Supporting Afghan Women in the 2014 Transition
The 2014 elections in Afghanistan saw great promise for advancing the status of women, with unprecedented voter turnout among women and powerful rhetoric from presidential candidates. As the new administration sets its agenda, this report offers guidelines for Afghan leaders to fulfill their campaign promises by strengthening women’s political participation, access to justice, and involvement in the security sector.

Women’s Labour Migration from Asia and the Pacific: Opportunities and Challenges

March 27, 2015 Comments off

Women’s Labour Migration from Asia and the Pacific: Opportunities and Challenges
Source: Migration Policy Institute

The number of women migrants in many countries in the Asia-Pacific region is on the rise, both absolutely and proportionately: in 2013 women comprised nearly half (48 percent) of overall migrants to the region and 44 percent of migrants from the region, in line with global trends. Earlier it was thought that out-migration of women mostly takes place in the context of associational migration, including marriage, but a larger share of female migrant workers are now migrating on their own as a result of a variety of economic and cultural factors in both sending and receiving countries.

The gendered dimensions of migration both within and from the region have implications for migration flows and trends as well as for migrants themselves. The majority of female migrant workers in the region work in low-skilled, women-dominated occupations in the domestic, hospitality, health-care, and garment and entertainment sectors, and many skilled female professionals from the region must take up substandard employment due to skills mismatch and lack of recognition of their qualifications. With the Millennium Development Goals set to expire at the end of 2015, the formulation of the next development agenda offers a window of opportunity for better support of gender equality and women’s empowerment across the developing world.

This Issue Brief, one in a series by MPI and the International Organization for Migration, looks at the trends and patterns in female labor migration in the Asia-Pacific region as well as the key policy challenges relating to female migration that governments in the region face. It also examines the significant financial and social impacts of female migrant workers and recommends best practices for policymakers looking to capitalize on these gains while supporting the rights and welfare of migrant women and their families.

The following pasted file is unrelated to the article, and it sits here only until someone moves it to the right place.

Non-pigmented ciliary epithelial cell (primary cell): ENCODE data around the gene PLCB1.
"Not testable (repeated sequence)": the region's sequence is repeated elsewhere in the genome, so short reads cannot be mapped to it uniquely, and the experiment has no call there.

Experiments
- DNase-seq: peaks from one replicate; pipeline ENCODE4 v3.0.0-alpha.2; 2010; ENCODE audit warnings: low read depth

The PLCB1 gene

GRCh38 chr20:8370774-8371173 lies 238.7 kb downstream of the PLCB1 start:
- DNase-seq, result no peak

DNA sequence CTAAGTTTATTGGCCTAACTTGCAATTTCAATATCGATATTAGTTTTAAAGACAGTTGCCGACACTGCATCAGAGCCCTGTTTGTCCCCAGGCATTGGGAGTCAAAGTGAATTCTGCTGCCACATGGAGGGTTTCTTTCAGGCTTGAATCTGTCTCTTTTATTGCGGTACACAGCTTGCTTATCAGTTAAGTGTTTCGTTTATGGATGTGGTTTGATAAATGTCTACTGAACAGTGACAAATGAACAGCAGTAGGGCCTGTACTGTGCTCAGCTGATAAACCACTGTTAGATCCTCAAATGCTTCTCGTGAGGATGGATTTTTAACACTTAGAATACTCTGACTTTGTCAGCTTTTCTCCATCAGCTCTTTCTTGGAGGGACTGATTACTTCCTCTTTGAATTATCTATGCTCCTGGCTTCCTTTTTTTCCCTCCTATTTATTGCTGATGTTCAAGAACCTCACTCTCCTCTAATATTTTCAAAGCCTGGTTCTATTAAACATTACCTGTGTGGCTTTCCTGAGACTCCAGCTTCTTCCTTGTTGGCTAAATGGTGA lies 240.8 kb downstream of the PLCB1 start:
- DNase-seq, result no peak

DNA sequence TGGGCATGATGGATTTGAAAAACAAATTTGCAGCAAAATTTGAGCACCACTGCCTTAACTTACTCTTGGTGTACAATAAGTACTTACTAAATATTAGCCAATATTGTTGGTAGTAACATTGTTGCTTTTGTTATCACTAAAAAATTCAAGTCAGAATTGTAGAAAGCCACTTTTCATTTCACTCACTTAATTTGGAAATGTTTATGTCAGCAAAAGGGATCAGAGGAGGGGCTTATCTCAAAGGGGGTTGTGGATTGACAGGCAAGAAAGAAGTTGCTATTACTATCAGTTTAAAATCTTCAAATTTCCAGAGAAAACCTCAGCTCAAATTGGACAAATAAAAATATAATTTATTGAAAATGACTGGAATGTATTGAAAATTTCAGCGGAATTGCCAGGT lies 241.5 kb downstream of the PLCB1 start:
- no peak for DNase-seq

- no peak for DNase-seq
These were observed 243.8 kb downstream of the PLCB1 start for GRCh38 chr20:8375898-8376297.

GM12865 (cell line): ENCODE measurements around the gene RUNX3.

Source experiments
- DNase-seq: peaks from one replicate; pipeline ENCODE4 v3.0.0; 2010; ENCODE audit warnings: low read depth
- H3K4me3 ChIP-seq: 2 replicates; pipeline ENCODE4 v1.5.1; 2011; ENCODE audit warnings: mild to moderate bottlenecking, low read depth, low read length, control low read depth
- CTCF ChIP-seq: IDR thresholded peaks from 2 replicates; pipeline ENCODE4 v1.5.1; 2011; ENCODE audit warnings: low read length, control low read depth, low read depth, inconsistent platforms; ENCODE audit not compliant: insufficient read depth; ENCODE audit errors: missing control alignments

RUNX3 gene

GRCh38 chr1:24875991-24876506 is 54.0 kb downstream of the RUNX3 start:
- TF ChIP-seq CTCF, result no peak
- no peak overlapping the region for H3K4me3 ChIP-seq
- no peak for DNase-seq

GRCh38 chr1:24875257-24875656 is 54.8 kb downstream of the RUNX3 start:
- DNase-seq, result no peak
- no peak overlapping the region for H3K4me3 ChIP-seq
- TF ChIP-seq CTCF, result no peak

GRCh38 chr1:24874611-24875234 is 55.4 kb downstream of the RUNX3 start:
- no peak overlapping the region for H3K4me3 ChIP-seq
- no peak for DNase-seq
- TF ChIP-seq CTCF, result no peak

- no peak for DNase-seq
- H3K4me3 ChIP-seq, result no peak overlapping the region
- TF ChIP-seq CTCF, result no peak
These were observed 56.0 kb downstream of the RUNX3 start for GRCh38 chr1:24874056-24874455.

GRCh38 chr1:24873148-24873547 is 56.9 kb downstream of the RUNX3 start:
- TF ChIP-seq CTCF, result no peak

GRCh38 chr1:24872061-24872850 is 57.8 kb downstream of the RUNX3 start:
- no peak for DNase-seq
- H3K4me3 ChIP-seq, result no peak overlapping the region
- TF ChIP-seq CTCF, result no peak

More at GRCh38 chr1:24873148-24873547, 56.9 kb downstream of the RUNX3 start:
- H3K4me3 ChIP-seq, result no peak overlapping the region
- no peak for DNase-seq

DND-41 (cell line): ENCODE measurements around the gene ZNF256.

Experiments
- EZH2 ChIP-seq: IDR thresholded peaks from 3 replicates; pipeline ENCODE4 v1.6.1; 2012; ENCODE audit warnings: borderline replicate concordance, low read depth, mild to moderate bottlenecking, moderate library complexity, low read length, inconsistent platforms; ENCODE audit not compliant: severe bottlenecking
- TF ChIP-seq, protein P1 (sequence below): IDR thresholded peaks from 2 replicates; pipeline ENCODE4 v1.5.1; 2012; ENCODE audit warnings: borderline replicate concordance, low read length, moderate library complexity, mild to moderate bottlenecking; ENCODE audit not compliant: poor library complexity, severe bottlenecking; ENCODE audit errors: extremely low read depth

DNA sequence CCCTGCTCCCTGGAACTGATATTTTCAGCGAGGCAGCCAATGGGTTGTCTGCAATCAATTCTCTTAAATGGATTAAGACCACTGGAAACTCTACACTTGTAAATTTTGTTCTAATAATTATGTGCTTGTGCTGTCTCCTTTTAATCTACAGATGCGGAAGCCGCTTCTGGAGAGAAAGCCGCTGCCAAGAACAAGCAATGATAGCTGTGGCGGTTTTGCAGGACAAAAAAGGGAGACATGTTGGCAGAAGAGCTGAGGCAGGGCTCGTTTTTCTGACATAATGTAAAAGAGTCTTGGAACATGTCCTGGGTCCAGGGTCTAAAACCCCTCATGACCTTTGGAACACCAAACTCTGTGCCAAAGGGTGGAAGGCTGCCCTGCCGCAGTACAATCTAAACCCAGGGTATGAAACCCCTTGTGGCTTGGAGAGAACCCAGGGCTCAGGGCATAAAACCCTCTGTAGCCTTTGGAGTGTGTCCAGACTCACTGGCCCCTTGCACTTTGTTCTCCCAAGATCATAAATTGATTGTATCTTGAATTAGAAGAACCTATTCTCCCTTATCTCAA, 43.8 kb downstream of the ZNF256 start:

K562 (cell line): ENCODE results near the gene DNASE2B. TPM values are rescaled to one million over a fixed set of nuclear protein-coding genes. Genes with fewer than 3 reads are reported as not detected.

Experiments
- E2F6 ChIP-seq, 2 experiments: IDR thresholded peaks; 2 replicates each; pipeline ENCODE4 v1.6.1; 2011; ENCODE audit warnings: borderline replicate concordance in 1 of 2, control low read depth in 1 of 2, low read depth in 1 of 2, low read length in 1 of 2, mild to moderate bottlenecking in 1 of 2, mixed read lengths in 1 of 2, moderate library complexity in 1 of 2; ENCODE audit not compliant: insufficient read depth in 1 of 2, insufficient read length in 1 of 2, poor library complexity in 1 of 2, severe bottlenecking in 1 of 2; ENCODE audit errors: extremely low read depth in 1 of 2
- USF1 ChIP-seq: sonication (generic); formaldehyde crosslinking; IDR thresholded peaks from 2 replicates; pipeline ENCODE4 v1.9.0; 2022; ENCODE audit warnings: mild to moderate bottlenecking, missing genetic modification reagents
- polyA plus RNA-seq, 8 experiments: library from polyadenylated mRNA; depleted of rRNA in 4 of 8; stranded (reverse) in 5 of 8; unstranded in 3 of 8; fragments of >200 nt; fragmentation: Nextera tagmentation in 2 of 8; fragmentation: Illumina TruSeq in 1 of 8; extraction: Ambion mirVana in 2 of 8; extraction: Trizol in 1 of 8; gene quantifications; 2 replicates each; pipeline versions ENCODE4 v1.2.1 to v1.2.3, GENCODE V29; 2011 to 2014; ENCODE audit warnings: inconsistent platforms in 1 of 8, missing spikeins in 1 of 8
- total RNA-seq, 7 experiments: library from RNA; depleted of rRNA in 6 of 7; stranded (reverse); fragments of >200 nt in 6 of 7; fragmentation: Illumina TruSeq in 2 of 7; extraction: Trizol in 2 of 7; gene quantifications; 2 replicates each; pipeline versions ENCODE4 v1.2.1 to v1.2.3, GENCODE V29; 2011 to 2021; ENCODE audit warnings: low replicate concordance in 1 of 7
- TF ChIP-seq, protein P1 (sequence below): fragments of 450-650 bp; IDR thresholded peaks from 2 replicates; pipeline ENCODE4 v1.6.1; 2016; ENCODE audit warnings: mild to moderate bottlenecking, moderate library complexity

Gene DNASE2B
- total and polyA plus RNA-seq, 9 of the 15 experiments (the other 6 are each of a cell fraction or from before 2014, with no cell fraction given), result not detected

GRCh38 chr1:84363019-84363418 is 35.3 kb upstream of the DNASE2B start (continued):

Open Data in the G8

March 26, 2015 Comments off

Open Data in the G8
Source: Center for Data Innovation

In 2013, the leaders of the G8 signed an agreement committing to advance open data in their respective countries. This report assesses the current state of open data efforts in these countries and finds substantial variation in their progress. Moving forward, countries have many opportunities to enhance their open data capabilities, such as by increasing international collaboration, better educating policymakers about the benefits of open data, and working closely with civil society on open data initiatives.

China’s Economic Ties with ASEAN: A Country-By-Country Analysis

March 23, 2015 Comments off

China’s Economic Ties with ASEAN: A Country-By-Country Analysis
Source: U.S.-China Economic and Security Review Commission (USCC)

This paper assesses China’s relative significance for individual ASEAN economies. It starts with an overview of China’s trade and investment relations with ASEAN as a whole. The paper then provides descriptive statistics on each ASEAN country’s composition of foreign trade by product and top trade partner, as well as foreign direct investment (FDI) flows. It also provides a brief analysis of commercial disputes and bilateral cooperation with China.

ASEAN on the Rise

March 17, 2015 Comments off

ASEAN on the Rise
Source: Wharton School, University of Pennsylvania

With 610 million people, the 10-member Association of Southeast Asian Nations, or ASEAN, is less than half the size of China’s market, but the region’s quickly growing — and relatively big spending — middle class has become increasingly attractive to multinationals and foreign investors. The ASEAN bloc — which includes Brunei, Cambodia, Indonesia, Laos, Malaysia, Myanmar, the Philippines, Singapore, Thailand and Vietnam — is nudging Chinese manufacturers aside as China’s labor force begins to shrink and wages rise. Moreover, the planned launch of the ASEAN Economic Community (AEC) at the end of 2015 is likely to help sustain rapid economic growth in the medium term, analysts say.

This special report looks at the forces shaping the ASEAN region in 2015, most notably the effect of falling oil prices, along with in-depth views of two countries — Thailand and Indonesia — which are both facing unique challenges on the road to becoming economic powerhouses. Also included is an interview with Kan Trakulhoon, president and CEO of SCG, one of Thailand’s largest conglomerates, on managing a workforce in a volatile economic environment.